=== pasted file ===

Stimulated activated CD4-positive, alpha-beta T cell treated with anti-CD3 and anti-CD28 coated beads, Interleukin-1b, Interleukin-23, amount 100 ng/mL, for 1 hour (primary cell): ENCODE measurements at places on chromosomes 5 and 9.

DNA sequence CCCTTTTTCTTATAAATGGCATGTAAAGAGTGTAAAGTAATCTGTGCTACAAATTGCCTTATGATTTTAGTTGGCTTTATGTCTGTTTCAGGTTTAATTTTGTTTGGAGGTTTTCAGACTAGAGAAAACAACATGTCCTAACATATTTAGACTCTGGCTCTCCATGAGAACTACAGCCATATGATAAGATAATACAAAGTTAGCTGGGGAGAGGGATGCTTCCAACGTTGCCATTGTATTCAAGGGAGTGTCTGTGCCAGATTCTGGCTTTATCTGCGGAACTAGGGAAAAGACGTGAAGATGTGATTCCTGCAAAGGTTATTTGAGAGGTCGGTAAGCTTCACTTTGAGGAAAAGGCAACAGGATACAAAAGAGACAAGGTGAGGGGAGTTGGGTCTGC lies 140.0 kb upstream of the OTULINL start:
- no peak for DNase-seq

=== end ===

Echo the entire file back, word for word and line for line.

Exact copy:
Stimulated activated CD4-positive, alpha-beta T cell treated with anti-CD3 and anti-CD28 coated beads, Interleukin-1b, Interleukin-23, amount 100 ng/mL, for 1 hour (primary cell): ENCODE measurements at places on chromosomes 5 and 9.

DNA sequence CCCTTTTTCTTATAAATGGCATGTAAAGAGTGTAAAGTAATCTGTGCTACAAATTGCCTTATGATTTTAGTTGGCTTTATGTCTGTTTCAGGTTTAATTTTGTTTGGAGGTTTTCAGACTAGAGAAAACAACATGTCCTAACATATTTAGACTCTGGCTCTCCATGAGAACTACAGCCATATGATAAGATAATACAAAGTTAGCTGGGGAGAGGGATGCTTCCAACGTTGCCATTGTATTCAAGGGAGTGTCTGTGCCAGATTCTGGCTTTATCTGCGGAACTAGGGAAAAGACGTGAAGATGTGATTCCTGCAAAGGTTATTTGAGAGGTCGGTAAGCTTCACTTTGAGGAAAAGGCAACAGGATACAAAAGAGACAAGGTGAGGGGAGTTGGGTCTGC lies 140.0 kb upstream of the OTULINL start:
- no peak for DNase-seq